_Jobu - Monday, November 15 2004 @ 08:58 PM EST (#11475) #
I always thought you could tell alot about someone by their favourite movie, tv show and band. Which would those be in your case Spike?

Welcome to the organization and I hope I'll get to see you in the Dome one day.
_CaramonLS - Tuesday, November 16 2004 @ 12:48 AM EST (#11476) #
Good day to you Spike, Glad you made time to come and chat with us here in BB. I have little doubt that you will be given a VERY good look during spring training, unless JP waves his magic stick and grabs us a lot more arms.

Spike do you like being a releiver? Or would you hope that maybe you could one day start again?

Also Spike, Walk me through an at bat, what is your pitching style? Personally I've never watched you pitch, but do you have a ton of movement on your sinker? Do you Try to pick corners and stay in the strike zone ala Towers or do you throw a lot of stuff outside of the zone trying to get hitters to chase?
_Michael - Tuesday, November 16 2004 @ 02:59 AM EST (#11477) #
Thanks for taking the time to post online, I think it is great that you and some other professional baseball players are willing to do that.

I want to follow up on Pistol's DIPS question. I saw that you mentioned in your previous writing that you don't always concentrate on strikeouts but often try to get batters to hit the ball into an out in the first 3 pitches. Does that reflect something you do on your own? Or are there coaches that encourage or discourage that style of pitching?
_Jeff Geauvreau - Tuesday, November 16 2004 @ 06:32 AM EST (#11478) #
Thank You for posting here at batter’s box Spike and it is a privilege to have you be so open with the fans.

We have a cheer club here at batter’s box Spike that attends games regularly.

What are your favorite and less favorite nicknames you have been called over the years?

Here are some anagrams on your full name Spike Lundberg.


How about "Beeping Dr Sulk" come out and strike out the hitters.
A little lame oh well.

Jeff Geauvreau
_Mick - Tuesday, November 16 2004 @ 09:48 AM EST (#11479) #
Methinks "Be Kind Pre-Slug" would be a really, really bad nickname for a pitcher, anagramatic or not.
_Smack - Tuesday, November 16 2004 @ 01:21 PM EST (#11480) #
"Rebel Digs Punk"

_S.Bialo - Tuesday, November 16 2004 @ 04:19 PM EST (#11481) #
Welcome to the organization, Spike. I won't bother posting a question since there are a ton of good ones up there already, but a huge thanks for taking the time to throw us a bone during the long cold off-season.

And, RBI Baseball rules.
_Spike - Friday, November 19 2004 @ 12:06 PM EST (#11482) #
Sorry it took a couple of days, but here are some more answers to your recent questions...

POST #261211
With my sinker, I don't try to do anything special with it. I used to really try to make the ball do too much. (That's the problem with watching Maddux make it look so easy. haha) In the 2002 season, another pitcher, Dan Murray, was getting groundball after groundball. I asked him what he was doing and he showed me his grip. He then said all you have to do is throw it as hard as you can and the grip will do the work for you.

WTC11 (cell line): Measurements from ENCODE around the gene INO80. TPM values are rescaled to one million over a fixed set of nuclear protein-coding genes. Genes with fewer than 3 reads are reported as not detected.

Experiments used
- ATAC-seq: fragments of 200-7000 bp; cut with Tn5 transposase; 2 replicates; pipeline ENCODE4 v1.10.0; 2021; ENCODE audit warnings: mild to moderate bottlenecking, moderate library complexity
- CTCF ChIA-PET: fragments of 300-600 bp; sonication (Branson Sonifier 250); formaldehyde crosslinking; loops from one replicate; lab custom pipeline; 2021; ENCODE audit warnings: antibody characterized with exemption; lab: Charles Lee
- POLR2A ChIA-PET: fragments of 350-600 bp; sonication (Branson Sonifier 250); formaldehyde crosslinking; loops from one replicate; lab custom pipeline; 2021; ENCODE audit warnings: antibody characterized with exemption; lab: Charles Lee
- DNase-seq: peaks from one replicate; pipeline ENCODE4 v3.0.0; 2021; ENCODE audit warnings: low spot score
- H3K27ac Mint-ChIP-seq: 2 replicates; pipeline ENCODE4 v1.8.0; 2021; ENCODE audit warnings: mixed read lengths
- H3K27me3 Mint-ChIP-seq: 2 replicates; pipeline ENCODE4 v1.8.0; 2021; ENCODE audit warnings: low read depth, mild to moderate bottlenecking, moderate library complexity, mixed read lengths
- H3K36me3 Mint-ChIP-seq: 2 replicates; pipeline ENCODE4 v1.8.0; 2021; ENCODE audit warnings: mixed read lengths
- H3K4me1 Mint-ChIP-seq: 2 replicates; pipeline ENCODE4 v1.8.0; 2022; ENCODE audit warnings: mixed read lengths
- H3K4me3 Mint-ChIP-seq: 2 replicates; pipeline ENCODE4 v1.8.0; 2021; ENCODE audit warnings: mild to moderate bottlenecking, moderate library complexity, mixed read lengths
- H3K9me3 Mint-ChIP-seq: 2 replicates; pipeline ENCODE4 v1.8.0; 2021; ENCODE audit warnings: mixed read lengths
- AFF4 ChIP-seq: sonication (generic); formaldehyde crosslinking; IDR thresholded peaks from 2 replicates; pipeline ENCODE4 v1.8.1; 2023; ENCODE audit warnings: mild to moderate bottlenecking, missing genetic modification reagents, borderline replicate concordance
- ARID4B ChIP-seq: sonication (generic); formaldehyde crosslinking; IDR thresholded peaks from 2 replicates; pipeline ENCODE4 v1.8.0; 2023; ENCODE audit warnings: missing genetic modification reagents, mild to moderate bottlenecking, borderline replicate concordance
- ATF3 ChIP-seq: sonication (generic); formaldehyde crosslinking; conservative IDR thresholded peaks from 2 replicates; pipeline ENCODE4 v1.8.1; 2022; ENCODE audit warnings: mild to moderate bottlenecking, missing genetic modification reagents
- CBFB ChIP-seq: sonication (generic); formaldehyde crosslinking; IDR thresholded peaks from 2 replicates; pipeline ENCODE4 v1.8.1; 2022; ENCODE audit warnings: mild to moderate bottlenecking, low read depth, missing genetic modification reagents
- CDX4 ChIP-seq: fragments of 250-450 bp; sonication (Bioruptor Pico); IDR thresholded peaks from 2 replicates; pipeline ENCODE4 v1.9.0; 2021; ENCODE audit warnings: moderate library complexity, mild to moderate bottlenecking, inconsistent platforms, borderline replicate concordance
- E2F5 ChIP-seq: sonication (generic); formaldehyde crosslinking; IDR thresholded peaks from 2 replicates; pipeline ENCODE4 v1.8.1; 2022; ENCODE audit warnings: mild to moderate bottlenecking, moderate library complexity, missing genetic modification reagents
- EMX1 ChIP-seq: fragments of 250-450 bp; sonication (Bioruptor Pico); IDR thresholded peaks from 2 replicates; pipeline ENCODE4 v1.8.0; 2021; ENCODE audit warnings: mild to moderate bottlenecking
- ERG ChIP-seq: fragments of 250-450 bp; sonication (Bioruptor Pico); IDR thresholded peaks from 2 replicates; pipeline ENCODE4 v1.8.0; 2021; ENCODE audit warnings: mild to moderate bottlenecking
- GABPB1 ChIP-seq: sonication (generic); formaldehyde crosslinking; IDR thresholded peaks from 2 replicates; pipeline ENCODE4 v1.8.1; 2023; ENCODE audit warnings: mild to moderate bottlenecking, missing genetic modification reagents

I think the natural movement on my fastball is to run a little bit back into a RH. The sinker gives you a little more room for error, because as long as you keep it down, sometimes you can leave it over the plate.

POST #261215
Staying in baseball shape is important. Right now, I'm running and doing some light work with weights. I'll get my arm back in shape when December comes around... I've spent most offseasons playing winterball in one place or another, so it's actually been really nice to relax for a bit.

POST #261216
RBI or Bases Loaded??? I like the fact that Bases Loaded was one of the first, if not the first, games to have the batter charge the mound. That was awesome back in the day. RBI is a classic. You never know when you're going to hang that changeup though... The visiting clubhouse in Louisville actually has the huge arcade version of RBI Baseball... My vote for one game is RBI, but Bases Loaded was probably the better series. Nothing beats the Strat-O-Matic board game.

POST #261217
I have to say I'm not too familiar with DIPS. I'll have to look it up on the net and see what it's all about...
Free agency can be kind of crazy. I've been lucky enough to have two good seasons going into FA, so there's been plenty of interest. I don't want to ever experience it after a rough season... How it works is the Philadelphia Phillies had my rights for about a month before I could even talk to other teams. Once that deadline passes, then you're free to talk to everyone and they can also contact you. Once the calls start coming in, it's very exciting because you have to picture yourself in that organization and figure out if it's the best opportunity for you... Although minor league salaries aren't as great as the bigs, there can be a large range of offers from each organization. The hard part, especially for minor leaguers, is not to get blinded by the money side and stick to your guns as far as finding the best opportunity to pitch in the big leagues. You might lose money on the minor league salary, but if you're in the big leagues, you usually come out ahead by a little bit..haha